1. This site uses cookies. By continuing to use this site, you are agreeing to our use of cookies. Learn More.

Donald Trump proposes cutting FFDO Program

Discussion in 'General Topics' started by Seggy, Mar 8, 2017.

  1. drunkenbeagle

    drunkenbeagle Gang Member

    Joined:
    Mar 18, 2009
    Messages:
    7,366
    Likes Received:
    2,884
    Given the volume of drugs, prisoners and detainees the Coast Guard Cutters bring in to port here in St Pete quite regularly - I would say it is economically viable right now. Most of the ships and cargo are scuttled at sea, we don't have the resources now to bring them back to ports.
     
  2. MikeD

    MikeD Administrator Staff Member

    Joined:
    Feb 26, 2003
    Messages:
    39,344
    Likes Received:
    15,320
    Stupid phone lol
     
    UAL747400 and MikeFavinger like this.
  3. MikeD

    MikeD Administrator Staff Member

    Joined:
    Feb 26, 2003
    Messages:
    39,344
    Likes Received:
    15,320
    And we know the areas they are funneled into. It's not economically viable as of yet, to be seeing 90,000 miles of coastline being used where we're seeing small boats sailing up to the mid-Atlantic coast.

    Where do you see that USCGs budget is being cut from interdiction?
     
  4. drunkenbeagle

    drunkenbeagle Gang Member

    Joined:
    Mar 18, 2009
    Messages:
    7,366
    Likes Received:
    2,884
    http://www.defensenews.com/articles/lawmakers-protest-white-house-plan-to-cut-coast-guard

    1.3 billion is 13% of their budget.

    Since they can't cut payroll (it is the same as DOD pay), and security and interdiction is already well over half their budget, I can't see how the could do anything else. They could keep that spending the same, but then cutting 30+% from everything else would be tough. If aids to navigation and SAR were totally eliminated, that would cover it - but probably not a good idea. Migrant Interdiction is one of the few discretionary things they could cut in reality, at 750 million. Drug interdiction at 1.3 billion as well.

    Their budget isn't huge to begin with: https://www.uscg.mil/budget/docs/2017_Budget_in_Brief.pdf
     
    Seggy likes this.
  5. Bear

    Bear Well-Known Member

    Joined:
    Jan 9, 2016
    Messages:
    98
    Likes Received:
    10
    Arrive legally, then overstay. 'In 2016, the Department of Homeland Security produced its first partial estimate of those who overstay their permits to be in the U.S. Out of 45 million U.S. arrivals by air and sea whose tourist or business visas expired in fiscal 2015, the agency estimates that about 416,500 people were still in the country this year. The nation with the most visitors who failed to leave at the end of their authorized stay was Canada, followed by Mexico and Brazil, according to the report. Among total foreign arrivals counted in the report, those three nations accounted for more than a third of those who overstayed. The country profile of foreign visitors who overstay and became unauthorized is somewhat different from that of unauthorized immigrants overall. Mexicans made up 49% of unauthorized immigrants in 2014 (including some who arrived decades ago), but according to the report, they account for only about 9% of foreigners (or 42,000 people) who arrived by air and sea, overstayed and had not left by the end of fiscal 2015. Canadians, meanwhile, account for about 1% of unauthorized immigrants in Pew Research Center’s latest estimate for 2012, but 19% of overstayers who had not departed by the end of fiscal 2015, or 93,000 people. http://www.pewresearch.org/fact-tan...sitors-to-u-s-who-overstay-deadline-to-leave/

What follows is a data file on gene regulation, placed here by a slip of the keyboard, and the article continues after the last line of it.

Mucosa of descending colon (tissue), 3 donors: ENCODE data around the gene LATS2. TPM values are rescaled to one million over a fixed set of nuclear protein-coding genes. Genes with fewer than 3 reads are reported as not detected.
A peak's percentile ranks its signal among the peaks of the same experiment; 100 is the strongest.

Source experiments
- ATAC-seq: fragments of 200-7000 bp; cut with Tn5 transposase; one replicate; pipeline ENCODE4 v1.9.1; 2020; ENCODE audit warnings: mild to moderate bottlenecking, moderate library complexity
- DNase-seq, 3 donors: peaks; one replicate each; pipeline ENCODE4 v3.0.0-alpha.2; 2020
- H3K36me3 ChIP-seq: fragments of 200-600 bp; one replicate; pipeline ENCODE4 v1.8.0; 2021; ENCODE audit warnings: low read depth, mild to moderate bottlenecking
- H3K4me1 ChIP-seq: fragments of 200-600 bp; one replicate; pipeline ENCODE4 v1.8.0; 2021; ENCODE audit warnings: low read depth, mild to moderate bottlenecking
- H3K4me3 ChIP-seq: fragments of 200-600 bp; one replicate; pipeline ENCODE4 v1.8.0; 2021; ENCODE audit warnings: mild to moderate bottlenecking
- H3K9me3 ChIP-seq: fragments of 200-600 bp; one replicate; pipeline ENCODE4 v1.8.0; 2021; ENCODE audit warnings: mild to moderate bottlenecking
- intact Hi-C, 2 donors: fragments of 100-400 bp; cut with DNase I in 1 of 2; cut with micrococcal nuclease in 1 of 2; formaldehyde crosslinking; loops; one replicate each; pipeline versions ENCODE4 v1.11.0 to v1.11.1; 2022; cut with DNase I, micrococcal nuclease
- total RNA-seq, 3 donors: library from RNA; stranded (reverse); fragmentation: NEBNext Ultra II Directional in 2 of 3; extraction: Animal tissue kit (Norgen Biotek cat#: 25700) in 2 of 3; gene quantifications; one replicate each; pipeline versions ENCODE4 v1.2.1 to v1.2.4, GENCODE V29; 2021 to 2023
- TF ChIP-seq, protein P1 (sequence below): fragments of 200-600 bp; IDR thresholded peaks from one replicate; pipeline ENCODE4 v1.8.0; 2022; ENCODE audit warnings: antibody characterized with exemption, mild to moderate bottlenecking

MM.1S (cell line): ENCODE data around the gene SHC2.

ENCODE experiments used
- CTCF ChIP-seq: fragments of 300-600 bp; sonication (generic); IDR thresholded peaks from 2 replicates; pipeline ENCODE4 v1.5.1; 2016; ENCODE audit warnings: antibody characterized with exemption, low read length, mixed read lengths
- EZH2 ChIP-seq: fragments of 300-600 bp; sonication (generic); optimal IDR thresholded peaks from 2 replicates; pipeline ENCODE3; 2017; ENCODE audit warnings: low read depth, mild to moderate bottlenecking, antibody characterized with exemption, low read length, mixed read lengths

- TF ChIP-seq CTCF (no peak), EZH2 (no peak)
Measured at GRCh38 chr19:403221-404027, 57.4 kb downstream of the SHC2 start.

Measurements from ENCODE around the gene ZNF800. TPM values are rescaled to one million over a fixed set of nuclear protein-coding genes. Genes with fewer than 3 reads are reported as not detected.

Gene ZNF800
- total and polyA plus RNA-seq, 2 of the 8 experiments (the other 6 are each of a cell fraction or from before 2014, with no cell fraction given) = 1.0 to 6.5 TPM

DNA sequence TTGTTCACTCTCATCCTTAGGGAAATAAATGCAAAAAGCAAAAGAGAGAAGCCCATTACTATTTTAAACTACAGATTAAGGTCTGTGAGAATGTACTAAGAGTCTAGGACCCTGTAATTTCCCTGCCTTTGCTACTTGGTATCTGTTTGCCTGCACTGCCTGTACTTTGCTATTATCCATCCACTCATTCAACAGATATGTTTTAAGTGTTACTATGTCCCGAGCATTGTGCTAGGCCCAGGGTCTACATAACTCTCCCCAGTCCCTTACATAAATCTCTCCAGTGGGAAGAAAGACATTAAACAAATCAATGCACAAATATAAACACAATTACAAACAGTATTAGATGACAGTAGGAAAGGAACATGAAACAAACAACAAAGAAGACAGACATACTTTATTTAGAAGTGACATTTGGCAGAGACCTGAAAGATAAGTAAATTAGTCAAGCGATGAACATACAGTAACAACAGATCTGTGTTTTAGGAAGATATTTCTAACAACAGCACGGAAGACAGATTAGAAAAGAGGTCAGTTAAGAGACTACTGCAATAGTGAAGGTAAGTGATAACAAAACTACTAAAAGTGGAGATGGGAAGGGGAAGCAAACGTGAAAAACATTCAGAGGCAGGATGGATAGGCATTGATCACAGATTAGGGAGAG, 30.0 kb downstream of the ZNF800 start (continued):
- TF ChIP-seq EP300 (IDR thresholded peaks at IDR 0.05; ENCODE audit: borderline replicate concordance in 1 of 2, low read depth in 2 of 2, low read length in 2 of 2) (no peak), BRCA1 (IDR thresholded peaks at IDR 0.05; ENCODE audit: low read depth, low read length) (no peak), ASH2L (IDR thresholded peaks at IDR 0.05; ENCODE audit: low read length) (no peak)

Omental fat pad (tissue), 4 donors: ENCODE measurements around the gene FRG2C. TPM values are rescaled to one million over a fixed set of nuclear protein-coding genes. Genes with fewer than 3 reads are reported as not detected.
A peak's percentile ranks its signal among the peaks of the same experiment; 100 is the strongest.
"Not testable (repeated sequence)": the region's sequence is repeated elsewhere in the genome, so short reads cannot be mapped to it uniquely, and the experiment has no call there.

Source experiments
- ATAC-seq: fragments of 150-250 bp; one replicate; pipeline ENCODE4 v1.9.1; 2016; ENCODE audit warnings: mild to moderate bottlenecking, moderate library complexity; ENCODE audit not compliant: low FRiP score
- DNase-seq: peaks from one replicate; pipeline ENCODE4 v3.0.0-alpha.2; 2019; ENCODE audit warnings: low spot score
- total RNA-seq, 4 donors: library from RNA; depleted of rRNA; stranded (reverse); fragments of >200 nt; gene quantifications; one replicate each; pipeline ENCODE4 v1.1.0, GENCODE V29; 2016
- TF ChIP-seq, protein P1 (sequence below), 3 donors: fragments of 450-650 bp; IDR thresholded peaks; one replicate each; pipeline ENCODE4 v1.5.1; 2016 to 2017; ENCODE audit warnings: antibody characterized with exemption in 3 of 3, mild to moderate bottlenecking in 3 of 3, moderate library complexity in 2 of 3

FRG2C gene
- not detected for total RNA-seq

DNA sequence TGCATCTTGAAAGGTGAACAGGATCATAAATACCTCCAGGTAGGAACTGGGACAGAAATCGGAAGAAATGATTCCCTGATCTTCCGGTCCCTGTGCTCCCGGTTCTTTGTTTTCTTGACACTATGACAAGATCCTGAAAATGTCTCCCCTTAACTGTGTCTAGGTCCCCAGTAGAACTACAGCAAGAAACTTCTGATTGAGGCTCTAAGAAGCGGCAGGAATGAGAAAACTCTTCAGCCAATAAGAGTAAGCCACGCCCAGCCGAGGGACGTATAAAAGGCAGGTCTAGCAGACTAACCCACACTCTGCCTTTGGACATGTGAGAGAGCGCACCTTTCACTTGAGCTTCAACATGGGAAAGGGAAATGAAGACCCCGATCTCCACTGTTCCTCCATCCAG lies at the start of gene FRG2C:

6. Lawman

    Lawman Well-Known Member

    Joined:
    Apr 15, 2014
    Messages:
    2,272
    Likes Received:
    2,614
    Any vessel of size enough to conceivably transport a group of decent size is going to be restricted as to where it can make port. You can't just sail a ship to any point on land, and though drug smugglers do it using rafts from larger speed boats the payoff on 4 kilos of narcotics far outweigh the money to be made transporting a small hold full of people.

    Land routes are still and always have been the low hanging fruit for smuggling. Until we do something to change that with a more robust form of layered defense than we currently have we are doing nothing to change that.

    This isn't just about illegals, it's about all the stuff that comes across that border with Mexico which MikeD and others on guard there will attest is a lot of stuff. Unlike some of the social programs people would rather spend the money on, "provide for the common defense" would actually be in the governments lane to perform as a responsibility.